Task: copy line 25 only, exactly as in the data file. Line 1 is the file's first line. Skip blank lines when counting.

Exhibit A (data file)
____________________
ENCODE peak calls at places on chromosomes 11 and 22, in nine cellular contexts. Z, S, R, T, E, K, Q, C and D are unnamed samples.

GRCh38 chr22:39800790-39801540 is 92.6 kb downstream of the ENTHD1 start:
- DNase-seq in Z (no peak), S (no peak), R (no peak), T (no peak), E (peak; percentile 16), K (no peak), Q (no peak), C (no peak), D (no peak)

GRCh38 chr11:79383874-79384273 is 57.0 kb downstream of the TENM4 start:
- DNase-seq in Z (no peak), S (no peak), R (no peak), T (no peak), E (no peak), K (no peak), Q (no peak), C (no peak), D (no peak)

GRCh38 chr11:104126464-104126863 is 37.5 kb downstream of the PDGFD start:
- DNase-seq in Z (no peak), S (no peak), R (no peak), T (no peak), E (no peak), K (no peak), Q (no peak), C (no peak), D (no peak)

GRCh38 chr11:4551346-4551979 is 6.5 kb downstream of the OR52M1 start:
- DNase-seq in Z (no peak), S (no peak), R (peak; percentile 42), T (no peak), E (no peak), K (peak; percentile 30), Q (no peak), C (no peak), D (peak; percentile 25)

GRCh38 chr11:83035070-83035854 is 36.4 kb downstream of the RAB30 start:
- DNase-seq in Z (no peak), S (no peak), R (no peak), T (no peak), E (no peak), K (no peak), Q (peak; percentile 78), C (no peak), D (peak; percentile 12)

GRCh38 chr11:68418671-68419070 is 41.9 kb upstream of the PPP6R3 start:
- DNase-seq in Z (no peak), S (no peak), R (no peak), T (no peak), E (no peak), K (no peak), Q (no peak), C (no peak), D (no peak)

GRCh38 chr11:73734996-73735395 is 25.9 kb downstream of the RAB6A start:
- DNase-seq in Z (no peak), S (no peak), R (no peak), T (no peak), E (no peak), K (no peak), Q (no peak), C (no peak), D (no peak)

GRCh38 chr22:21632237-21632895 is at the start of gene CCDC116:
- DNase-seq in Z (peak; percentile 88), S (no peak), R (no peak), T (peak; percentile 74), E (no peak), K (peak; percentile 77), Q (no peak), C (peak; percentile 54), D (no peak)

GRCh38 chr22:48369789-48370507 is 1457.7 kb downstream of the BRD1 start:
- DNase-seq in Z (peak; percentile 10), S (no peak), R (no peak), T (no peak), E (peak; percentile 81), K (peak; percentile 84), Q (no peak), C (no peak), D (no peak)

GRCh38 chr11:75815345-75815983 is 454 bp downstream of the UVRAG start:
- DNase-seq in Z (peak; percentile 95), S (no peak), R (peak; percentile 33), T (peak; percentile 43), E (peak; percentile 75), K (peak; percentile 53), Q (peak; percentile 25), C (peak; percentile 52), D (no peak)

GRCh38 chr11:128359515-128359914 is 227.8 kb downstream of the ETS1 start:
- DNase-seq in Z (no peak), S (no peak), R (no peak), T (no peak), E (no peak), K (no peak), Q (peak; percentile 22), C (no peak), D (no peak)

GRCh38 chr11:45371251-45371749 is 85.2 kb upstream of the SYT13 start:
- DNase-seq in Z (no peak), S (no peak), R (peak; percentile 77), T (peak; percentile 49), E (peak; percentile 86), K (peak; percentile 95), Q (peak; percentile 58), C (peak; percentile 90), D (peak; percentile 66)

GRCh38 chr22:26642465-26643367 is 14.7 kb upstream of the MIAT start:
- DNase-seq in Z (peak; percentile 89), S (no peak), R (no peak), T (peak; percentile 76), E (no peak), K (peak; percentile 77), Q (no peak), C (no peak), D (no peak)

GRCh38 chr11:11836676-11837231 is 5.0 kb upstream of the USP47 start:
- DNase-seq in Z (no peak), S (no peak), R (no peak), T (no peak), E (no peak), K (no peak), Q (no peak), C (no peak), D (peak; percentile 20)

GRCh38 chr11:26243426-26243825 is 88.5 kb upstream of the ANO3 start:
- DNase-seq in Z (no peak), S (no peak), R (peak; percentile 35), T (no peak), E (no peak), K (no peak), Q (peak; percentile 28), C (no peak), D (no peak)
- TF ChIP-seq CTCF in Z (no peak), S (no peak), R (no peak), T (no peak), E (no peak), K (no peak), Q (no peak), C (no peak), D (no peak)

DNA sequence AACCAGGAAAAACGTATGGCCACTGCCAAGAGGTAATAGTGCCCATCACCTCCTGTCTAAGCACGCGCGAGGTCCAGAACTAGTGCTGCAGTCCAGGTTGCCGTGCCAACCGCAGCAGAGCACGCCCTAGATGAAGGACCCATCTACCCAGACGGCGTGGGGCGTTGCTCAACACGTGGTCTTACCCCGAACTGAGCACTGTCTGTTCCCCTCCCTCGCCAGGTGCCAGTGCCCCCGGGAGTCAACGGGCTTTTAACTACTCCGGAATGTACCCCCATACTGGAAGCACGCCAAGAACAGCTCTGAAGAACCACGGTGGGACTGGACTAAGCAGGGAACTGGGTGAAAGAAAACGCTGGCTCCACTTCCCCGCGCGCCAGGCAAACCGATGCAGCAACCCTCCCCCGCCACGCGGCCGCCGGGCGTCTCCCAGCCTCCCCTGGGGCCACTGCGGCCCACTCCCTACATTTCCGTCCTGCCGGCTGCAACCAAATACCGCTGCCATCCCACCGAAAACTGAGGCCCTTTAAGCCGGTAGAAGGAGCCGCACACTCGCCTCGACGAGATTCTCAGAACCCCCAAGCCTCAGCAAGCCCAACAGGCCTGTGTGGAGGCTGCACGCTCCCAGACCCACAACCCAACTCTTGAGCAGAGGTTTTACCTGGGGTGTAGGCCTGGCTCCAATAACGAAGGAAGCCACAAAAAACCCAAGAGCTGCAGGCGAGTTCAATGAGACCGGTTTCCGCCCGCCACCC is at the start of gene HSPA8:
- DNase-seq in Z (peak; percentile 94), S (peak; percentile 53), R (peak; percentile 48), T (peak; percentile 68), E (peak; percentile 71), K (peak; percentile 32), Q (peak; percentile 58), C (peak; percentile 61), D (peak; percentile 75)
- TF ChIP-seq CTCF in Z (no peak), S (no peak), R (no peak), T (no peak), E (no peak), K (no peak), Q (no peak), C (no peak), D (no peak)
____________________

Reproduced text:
- DNase-seq in Z (no peak), S (no peak), R (peak; percentile 77), T (peak; percentile 49), E (peak; percentile 86), K (peak; percentile 95), Q (peak; percentile 58), C (peak; percentile 90), D (peak; percentile 66)